increases very slowly as the body falls. We know also that this variation of the law from the truth is too small to be perceived by direct observation on the change of velocity. But suppose we have invented means for observing this, and have verified that the increase of velocity is inversely as the squared distance from the earth's centre. Still the law is not accurate; for the earth does not attract accurately toward her centre, and the direction of attraction is continually varying with the motion of the sea; the body will not even fall in a straight line. The sun and the planets, too, especially the moon, will produce deviations; yet the sum of all these errors will escape our new process of observation, by being a great deal smaller than the necessary errors of that observation. But when these again have been allowed for, there is still the influence of the stars. In this case, however, we only give up one exact law for another. It may still be held that if the effect of every particle of matter in the universe on the falling body were calculated according to the law of gravitation, the body would move exactly as this calculation required. And if it were objected that the body must be slightly magnetic or diamagnetic, while there are magnets not an infinite way off; that a very minute repulsion, even at sensible distances, accompanies the attraction; it might be replied that these phenomena are themselves subject to exact laws, and that, when all the laws have been taken into account, the actual motion will exactly correspond with the calculated motion.
I suppose there is hardly a physical student (unless he has specially considered the matter) who would not at once assent to the statement I have just made; that, if we knew all about it, Nature would be found universally subject to exact numerical laws. But let us just consider for another moment what this means.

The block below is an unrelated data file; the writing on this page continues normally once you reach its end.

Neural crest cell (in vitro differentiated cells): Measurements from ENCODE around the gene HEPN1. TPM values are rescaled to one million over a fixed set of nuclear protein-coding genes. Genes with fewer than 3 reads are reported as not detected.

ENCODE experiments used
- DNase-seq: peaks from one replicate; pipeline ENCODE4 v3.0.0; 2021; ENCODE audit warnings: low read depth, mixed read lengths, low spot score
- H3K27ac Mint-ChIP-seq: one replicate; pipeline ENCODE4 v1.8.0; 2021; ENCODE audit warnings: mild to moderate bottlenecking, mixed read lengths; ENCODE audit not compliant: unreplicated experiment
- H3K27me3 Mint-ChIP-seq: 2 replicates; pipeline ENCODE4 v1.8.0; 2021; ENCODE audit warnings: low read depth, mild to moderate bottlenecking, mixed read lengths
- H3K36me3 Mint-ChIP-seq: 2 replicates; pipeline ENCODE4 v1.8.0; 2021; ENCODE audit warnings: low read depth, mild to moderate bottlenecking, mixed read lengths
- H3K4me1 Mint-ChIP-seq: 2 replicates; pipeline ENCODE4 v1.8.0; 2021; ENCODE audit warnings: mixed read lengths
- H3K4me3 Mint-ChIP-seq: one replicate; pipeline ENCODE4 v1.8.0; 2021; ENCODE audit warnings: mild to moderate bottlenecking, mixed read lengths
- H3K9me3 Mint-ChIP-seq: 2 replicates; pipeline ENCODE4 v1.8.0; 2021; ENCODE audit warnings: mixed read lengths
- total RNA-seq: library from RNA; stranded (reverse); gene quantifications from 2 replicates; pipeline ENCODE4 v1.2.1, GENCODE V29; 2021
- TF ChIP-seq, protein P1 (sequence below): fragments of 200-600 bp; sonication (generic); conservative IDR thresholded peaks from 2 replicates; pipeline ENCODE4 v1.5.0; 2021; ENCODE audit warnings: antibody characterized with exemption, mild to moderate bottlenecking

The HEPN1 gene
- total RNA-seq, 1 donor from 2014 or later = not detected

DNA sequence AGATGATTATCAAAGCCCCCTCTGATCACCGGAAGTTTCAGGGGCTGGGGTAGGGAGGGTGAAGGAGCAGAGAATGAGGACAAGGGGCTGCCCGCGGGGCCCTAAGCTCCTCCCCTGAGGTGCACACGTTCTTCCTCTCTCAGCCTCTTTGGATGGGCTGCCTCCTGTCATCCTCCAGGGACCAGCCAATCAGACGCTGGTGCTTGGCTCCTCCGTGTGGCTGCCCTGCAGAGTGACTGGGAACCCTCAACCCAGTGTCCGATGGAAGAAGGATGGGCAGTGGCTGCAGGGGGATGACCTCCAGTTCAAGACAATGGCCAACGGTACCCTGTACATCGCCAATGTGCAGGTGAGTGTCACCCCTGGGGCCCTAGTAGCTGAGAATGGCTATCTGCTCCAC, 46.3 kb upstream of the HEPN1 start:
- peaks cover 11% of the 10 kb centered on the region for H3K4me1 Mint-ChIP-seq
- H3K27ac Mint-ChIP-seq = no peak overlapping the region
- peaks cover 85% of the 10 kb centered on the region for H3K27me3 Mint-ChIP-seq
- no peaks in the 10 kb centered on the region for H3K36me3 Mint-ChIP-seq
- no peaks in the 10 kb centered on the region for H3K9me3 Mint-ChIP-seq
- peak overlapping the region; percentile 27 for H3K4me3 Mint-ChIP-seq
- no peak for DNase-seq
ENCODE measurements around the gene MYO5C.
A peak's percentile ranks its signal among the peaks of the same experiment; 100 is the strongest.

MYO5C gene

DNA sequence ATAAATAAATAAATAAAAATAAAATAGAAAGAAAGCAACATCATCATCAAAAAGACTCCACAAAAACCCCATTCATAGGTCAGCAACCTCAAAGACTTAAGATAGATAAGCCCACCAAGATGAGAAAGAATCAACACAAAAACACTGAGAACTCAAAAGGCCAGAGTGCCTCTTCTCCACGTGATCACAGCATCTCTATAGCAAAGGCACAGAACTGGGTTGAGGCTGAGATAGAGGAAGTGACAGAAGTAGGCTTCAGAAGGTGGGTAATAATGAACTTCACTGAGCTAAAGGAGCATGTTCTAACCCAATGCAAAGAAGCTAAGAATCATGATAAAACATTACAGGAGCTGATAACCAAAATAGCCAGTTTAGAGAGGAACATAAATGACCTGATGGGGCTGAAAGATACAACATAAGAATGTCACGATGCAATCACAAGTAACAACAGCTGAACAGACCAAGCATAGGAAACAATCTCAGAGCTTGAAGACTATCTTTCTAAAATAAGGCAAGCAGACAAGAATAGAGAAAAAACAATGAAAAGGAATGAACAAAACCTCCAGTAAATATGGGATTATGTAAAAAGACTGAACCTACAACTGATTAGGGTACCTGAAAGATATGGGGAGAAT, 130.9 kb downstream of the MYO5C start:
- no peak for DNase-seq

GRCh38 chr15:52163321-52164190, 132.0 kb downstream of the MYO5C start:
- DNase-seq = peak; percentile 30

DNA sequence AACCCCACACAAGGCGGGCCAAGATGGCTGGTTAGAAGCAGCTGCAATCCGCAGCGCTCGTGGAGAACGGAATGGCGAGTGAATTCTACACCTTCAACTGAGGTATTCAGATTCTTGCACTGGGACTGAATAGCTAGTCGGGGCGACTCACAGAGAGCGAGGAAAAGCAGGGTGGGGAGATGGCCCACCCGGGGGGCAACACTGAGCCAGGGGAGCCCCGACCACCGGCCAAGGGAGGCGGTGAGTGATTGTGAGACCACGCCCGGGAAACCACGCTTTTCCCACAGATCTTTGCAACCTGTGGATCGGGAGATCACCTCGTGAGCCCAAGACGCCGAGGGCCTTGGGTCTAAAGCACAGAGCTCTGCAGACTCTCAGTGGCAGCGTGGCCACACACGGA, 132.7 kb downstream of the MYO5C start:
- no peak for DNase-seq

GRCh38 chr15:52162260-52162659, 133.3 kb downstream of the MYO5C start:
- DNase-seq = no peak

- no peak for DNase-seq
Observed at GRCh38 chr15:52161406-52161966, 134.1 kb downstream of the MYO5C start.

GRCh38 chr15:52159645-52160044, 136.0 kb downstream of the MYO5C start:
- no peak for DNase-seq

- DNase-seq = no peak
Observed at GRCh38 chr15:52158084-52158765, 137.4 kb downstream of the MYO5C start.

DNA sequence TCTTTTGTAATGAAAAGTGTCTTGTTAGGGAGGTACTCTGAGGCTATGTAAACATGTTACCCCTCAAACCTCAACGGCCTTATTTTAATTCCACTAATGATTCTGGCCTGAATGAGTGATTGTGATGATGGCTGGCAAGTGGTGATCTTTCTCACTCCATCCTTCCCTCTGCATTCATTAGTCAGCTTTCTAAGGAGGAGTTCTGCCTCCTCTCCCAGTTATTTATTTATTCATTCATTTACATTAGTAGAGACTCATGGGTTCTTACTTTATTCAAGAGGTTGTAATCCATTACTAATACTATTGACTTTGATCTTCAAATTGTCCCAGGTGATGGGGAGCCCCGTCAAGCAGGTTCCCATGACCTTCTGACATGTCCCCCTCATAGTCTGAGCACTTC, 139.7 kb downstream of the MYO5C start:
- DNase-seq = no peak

The word "exact" has a practical and a theoretical meaning. When a grocer weighs you out a certain quantity of sugar very carefully, and says it is exactly a pound, he means that the difference between the mass of the sugar and that of the pound-weight he employs is too small to be detected by his scales. If a chemist had made a special investigation, wishing to be as accurate as he could, and told you this was exactly a pound of sugar, he would mean that the mass of the sugar differed from that of a certain standard piece of platinum by a quantity too small to be detected by his means of weighing, which are a thousandfold more accurate than the grocer's. But what would a mathematician mean, if he made the same statement? He would mean this. Suppose the mass of the standard pound to be represented by a length, say a foot, measured on a certain line; so that half a pound would be represented by six inches, and so on. And let the difference between the mass of the sugar and that of the standard pound be drawn upon the same line to the same scale. Then, if that difference were magnified an infinite number of times, it would still be invisible. This is the theoretical meaning of exactness; the